SAG-AFTRA announced on Monday evening that it has reached a tentative agreement with the major studios on actor exclusivity periods, an issue that has become a top priority for the union in recent years.
The issue affects actors on TV series, who can find themselves barred from working on other projects for many months or even years between TV seasons. The union has said that the issue has grown acute in the streaming era, with seasons getting shorter and with longer delays between seasons.
The union backed a bill, AB 437, in the California legislature, which aims to eliminate exclusivity periods from actors’ contracts. The Motion Picture Association opposed the bill, saying it would create a scheduling nightmare and make it much more difficult to produce multiple seasons of a show.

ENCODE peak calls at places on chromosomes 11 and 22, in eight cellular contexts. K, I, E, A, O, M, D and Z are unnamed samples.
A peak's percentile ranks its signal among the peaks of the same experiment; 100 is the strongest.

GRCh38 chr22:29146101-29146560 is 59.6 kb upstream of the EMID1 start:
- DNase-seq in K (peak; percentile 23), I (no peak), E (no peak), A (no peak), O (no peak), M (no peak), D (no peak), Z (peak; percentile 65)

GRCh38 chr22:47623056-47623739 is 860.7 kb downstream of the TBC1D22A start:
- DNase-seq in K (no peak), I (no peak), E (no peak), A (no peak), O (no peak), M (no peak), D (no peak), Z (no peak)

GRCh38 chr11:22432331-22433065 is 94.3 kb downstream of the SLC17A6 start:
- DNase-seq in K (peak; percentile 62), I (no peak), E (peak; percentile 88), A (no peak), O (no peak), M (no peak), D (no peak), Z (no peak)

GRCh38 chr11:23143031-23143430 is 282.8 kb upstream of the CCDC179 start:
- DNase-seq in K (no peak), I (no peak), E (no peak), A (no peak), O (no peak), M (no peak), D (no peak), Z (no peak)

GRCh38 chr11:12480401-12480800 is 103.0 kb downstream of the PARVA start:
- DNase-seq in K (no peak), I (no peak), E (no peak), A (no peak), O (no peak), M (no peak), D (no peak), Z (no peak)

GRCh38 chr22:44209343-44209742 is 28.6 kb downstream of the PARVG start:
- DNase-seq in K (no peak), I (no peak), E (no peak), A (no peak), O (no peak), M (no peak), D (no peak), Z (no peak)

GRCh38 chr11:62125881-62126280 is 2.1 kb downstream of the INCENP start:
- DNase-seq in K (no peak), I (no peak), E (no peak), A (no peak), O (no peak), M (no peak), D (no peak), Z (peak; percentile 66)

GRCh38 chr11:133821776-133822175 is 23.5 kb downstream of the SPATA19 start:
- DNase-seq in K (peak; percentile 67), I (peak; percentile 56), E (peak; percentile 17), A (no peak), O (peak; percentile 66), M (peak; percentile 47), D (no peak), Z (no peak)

Despite that opposition, the bill cleared a key hurdle in the Senate Appropriations Committee last week, and appeared to be headed toward passage. That seems to have given SAG-AFTRA greater leverage to strike a deal on the issue with the Alliance of Motion Picture and Television Producers, which represents the studios in collective bargaining.
The bill allows an exception for exclusivity provisions negotiated at the bargaining table — meaning that even if it becomes law, the agreement between the AMPTP and SAG-AFTRA would control. The MPA — which handles government relations for the studios — had argued that the bill was an improper and illegal intrusion into the collective bargaining process.
Now that the two sides have reached an agreement, it’s possible the bill could be abandoned.
SAG-AFTRA did not disclose the terms of the tentative agreement, which is scheduled to go before the union’s national board on Saturday. The union said the terms would not be released before the board has had a chance to review them.
SAG-AFTRA has said that the studios have previously refused to budge on the issue, prompting the union to take the matter to Sacramento. An agreement between the union and the AMPTP will presumably cover agreements nationwide, not just in California.